Saturday, February 23, 2013

Brooks On Sequestration

David Brooks gets cynical:

… Politicians in both parties are secretly discovering that they love sequestration now. It allows them to do the dance moves they enjoy the most.

Democrats like the idea of a sequester (after all, it was their proposal back in 2011 that is coming due this week):

Democrats get to do the P.C. Shimmy. Traditional presidents go through a normal set of motions: They identify a problem. They come up with a proposal to address the problem. They try to convince the country that their proposal is the best approach.

Under the Permanent Campaign Shimmy, the president identifies a problem. Then he declines to come up with a proposal to address the problem. Then he comes up with a vague-but-politically-convenient concept that doesn’t address the problem (let’s raise taxes on the rich). Then he goes around the country blasting the opposition for not having as politically popular a concept. …

Republicans like it too:

Republicans also secretly love the sequester. It allows them to do their favorite dance move, the Suicide Stage Dive. …

In this dance, the Republicans mount the stage and roar that they are about to courageously cut spending. In this anthem they carefully emphasize cuts to programs the country sympathizes with, such as special education, while sparing programs that actually created the debt problem, like Medicare.

Then, when they have worked themselves up into a frenzy of self-admiration, they sprint across the stage and leap …

Brooks nails the Republicans and the sequester:

… Voters disdain the G.O.P. because they think Republicans are mindless antigovernment fanatics who can’t distinguish good government programs from bad ones. Sequestration is a fanatically mindless piece of legislation that can’t distinguish good government programs from bad ones.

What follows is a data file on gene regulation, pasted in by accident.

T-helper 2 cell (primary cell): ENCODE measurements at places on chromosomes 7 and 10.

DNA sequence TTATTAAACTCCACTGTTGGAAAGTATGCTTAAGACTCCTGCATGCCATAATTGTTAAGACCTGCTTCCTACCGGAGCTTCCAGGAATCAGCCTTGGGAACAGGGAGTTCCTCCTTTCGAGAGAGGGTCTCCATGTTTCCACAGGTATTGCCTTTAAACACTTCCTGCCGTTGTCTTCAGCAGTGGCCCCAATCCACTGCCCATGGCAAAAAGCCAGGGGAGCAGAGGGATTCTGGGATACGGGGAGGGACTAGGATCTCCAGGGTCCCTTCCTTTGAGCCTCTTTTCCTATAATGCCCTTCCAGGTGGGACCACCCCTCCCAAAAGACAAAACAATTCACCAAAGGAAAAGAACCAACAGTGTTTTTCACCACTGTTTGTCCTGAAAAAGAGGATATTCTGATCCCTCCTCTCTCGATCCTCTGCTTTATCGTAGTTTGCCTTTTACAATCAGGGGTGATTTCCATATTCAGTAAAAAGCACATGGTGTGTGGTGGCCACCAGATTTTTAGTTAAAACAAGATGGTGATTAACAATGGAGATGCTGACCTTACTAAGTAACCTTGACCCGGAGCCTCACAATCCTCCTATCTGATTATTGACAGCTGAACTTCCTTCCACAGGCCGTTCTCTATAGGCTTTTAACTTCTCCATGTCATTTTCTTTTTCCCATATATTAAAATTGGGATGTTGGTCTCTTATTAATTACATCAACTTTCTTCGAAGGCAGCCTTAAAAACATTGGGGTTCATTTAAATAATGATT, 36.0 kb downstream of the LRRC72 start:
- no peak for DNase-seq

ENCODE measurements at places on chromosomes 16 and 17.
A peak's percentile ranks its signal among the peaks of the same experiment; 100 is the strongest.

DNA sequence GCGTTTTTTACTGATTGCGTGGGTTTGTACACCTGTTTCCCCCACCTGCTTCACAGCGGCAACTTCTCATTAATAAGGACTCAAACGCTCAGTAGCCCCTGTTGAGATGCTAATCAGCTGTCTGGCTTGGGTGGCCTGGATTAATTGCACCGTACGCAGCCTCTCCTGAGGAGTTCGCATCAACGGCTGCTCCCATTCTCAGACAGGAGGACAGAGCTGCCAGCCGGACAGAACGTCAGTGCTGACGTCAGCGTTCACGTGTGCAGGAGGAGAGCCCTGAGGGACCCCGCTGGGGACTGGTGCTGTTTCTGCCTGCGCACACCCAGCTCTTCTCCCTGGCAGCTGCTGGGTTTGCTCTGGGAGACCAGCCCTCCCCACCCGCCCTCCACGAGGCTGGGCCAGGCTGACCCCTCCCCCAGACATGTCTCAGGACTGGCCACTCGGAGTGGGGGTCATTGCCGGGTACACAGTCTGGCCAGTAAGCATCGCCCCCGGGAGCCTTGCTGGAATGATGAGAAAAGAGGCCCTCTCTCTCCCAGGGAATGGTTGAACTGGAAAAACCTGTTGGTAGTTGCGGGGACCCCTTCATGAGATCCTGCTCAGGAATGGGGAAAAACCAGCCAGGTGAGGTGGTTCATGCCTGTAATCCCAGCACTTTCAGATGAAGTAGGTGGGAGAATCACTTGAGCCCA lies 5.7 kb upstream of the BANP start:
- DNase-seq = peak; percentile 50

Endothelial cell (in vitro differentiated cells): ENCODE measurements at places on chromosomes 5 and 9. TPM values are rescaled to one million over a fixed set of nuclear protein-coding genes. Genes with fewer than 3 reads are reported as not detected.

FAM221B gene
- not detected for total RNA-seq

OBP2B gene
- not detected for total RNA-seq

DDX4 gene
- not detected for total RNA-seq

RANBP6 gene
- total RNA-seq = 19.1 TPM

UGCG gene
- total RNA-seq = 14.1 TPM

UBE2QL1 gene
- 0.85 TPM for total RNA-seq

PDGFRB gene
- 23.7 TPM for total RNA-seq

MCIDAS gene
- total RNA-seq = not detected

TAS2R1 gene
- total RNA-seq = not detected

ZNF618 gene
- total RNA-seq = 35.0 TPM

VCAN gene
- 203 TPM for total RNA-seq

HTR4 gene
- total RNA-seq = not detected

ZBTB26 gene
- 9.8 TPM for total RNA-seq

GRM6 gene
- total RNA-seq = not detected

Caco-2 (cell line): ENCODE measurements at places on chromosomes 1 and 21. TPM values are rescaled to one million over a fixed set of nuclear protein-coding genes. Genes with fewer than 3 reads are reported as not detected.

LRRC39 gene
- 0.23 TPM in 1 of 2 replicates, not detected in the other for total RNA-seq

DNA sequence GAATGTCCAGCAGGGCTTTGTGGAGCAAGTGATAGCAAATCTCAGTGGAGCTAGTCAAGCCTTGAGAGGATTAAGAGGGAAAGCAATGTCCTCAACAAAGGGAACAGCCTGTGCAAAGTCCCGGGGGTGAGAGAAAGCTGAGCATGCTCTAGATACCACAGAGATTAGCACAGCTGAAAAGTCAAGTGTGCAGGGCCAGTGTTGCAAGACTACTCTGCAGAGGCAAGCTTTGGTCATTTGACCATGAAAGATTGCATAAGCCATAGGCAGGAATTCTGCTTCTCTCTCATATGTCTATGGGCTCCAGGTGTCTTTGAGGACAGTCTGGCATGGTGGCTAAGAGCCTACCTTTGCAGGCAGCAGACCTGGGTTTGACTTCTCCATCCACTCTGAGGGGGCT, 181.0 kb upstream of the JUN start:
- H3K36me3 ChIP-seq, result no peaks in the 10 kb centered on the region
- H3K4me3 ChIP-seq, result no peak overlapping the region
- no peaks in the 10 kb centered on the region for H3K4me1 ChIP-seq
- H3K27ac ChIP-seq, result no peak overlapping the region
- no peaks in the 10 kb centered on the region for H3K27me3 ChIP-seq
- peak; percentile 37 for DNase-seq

And, oh yeah … don’t forget it was proposed by the Democrats.

It doesn’t matter much though, since no one in D.C. is getting to the heart of the problem:

… What’s America’s biggest problem right now? It is that business people think that government is so dysfunctional that they are afraid to invest and spur growth. So what are the parties going to do? They are going to prove that government is so dysfunctional that you’d be crazy to invest and spur growth.

From Brooks’ February 22 column in The New York Times, entitled “The D.C. Dubstep”.

FWIW: Someone leaned on Brooks after this column was published in print. Online there is a correction that sounds like an apology to the Obama administration.

Wednesday, February 20, 2013


This post is not required for class. I provide it because it may be of interest to those whose curiosity was piqued by our class discussion of Ponzi/pyramid schemes, Bernie Madoff, and affinity fraud. For better or worse, multi-level marketing is bigger in Utah than in other places, and multi-level marketing is often associated with both Ponzi/pyramid schemes and affinity fraud.

Anyway, the supplement maker Herbalife is publicly traded. Late last year, a whale of a private investor shorted* Herbalife stock, and began a publicity campaign arguing that it was a pyramid scheme whose stock value would soon fall.

If you’re interested, you can read more in “Let Herbalife Customers Decide” in Holman Jenkins weekly column, from the February 20 issue of The Wall Street Journal.